Packages, modules and distributions

I’ve recently seen or heard a lot of discussion about how to make Perl and CPAN even better, but I feel strongly that we need a more a formal definition of packages, modules and distributions so that there is common language and understanding for the current semantics.  Only then, do I think we can have meaningful discussions of potential changes.

With that in mind, here is my best understanding of the as-is state of Perl 5.

  • A package is a Perl namespace as specified using the package keyword.  Packages may have (but are not required to have) a version number. The version number  of a package is the value in the package variable $VERSION, which is set during runtime.  $VERSION should not be altered once set.  I will refer to a well-formed package as one which provides a $VERSION.

  • A module is a Perl file with a “.pm” extension.  A module’s name is a Perl namespace that maps to a relative file-path to the module by replacing namespace separators (:: and ‘) with path separators and appending “.pm”.  A module contains zero or more _package_s.  Compiling the module should return a true value. The module must return a true value when loaded via use() or require(). (([Thank you, Ben])) __ A module’s version number is that which is parsed and returned from the file by MM->parse_version() as provided by ExtUtils::MakeMaker.  I will refer to a well-formed module as one which contains a well-formed package with the same name as the module name and the same version as the module version.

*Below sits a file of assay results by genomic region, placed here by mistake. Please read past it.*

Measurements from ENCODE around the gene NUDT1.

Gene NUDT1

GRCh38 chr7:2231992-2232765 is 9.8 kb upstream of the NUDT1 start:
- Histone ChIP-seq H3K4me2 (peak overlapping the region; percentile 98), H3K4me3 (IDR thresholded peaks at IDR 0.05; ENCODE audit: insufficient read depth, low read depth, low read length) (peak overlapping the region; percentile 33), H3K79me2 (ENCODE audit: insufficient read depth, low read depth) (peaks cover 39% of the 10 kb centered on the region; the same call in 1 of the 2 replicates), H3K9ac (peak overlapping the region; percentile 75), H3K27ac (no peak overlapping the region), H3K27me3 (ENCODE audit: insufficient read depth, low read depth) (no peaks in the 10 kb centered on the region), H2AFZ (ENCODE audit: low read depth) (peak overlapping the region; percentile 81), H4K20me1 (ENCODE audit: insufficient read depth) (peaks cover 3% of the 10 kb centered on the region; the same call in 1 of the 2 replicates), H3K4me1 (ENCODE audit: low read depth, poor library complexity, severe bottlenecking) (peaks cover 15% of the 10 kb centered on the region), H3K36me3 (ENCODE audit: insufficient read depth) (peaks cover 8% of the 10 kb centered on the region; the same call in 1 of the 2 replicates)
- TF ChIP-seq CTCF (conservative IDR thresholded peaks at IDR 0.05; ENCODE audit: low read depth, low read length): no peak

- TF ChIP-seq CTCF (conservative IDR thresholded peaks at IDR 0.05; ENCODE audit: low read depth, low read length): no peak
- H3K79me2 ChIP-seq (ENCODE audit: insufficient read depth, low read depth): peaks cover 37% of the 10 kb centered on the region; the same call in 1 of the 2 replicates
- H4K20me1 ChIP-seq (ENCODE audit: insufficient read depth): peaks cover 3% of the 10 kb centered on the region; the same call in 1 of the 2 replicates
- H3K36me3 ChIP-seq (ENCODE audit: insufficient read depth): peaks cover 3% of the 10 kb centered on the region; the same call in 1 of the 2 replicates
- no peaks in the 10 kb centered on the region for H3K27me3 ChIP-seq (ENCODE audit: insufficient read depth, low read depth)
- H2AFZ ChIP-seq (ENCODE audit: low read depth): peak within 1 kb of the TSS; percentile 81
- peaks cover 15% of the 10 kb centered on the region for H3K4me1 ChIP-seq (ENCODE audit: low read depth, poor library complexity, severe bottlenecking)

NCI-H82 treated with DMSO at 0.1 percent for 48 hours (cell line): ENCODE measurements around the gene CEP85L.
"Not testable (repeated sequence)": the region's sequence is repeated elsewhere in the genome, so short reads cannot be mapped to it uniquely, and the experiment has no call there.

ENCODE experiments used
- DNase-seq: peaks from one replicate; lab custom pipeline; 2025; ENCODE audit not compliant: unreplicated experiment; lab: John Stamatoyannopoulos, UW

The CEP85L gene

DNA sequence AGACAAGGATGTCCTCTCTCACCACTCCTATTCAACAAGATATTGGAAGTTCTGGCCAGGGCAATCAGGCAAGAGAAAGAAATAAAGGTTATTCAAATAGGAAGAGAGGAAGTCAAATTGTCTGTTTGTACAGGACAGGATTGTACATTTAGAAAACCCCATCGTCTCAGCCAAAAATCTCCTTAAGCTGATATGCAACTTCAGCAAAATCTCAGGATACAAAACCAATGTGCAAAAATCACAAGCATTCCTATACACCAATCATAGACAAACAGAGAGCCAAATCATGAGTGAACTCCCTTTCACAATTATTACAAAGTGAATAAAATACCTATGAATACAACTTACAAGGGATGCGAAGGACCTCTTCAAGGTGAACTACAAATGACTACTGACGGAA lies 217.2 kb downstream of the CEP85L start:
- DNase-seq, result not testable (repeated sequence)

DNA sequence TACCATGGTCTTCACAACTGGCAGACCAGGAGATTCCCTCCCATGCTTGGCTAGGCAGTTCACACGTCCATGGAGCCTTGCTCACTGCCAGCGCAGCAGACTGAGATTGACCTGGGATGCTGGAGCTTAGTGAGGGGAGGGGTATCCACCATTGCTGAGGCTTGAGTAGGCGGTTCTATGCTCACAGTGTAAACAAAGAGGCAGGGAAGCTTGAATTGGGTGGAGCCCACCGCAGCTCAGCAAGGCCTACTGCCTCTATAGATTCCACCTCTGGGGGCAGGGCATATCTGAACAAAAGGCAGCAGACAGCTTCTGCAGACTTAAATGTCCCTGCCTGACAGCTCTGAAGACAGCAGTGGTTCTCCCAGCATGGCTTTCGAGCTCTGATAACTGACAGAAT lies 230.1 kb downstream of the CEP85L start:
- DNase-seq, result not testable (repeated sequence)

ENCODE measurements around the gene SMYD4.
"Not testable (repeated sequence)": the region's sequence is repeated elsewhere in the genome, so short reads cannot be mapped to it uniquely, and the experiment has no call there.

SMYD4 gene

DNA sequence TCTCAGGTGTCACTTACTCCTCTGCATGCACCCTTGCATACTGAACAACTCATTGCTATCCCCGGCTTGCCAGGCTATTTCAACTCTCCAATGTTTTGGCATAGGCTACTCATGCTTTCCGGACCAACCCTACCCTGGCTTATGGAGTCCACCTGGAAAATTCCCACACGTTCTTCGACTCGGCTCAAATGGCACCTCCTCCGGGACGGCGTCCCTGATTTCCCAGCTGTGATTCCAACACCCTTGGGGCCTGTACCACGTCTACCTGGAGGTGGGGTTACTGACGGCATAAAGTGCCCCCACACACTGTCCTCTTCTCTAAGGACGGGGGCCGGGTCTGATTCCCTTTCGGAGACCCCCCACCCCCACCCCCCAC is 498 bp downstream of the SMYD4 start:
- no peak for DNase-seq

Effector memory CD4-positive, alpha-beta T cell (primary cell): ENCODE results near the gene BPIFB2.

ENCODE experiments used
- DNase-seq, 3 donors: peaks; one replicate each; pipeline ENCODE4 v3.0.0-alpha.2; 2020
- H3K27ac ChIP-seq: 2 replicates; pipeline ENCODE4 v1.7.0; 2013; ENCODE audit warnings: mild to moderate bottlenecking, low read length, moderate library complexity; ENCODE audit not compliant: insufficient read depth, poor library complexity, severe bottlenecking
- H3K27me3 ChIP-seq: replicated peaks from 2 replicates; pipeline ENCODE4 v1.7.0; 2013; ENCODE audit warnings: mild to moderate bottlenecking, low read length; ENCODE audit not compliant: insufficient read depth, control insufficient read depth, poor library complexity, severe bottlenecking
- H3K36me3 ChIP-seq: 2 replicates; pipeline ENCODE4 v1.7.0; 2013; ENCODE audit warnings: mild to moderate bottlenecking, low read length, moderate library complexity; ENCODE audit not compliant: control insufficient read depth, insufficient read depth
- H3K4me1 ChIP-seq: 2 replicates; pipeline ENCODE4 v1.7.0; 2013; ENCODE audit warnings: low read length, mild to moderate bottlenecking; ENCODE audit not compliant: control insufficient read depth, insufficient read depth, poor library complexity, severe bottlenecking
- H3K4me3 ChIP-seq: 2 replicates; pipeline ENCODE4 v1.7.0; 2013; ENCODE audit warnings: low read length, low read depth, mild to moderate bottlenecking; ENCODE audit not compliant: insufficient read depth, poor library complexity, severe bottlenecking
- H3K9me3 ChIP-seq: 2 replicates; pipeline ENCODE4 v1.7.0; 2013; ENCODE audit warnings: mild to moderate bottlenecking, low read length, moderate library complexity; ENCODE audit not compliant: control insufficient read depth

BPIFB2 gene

• A distribution is an archive file containing zero or more modules.  A distribution file is uniquely identified by a file-path of the form AUTHOR/NAME-VERSION.SUFFIX (i.e. as exists on CPAN).  A distribution’s name and version are parsed from the basename of the archive file. ((This requires substantial heuristics.  See CPAN::DistnameInfo for a relatively canonical approach.))   I will refer to a well-formed distribution as one meeting the following criteria: (a) it contains a well-formed module, M; (b) replacing the namespace separators in module M’s name with dashes gives the distribution name; and © the distribution version is equal to module M’s version.

I plan to use these definitions going forward as I discuss the evolution of CPAN, so I would welcome any feedback on whether these definitions seem consistent with how Perl 5 and CPAN work today and whether the “well-formed” designations  are clear and appropriate.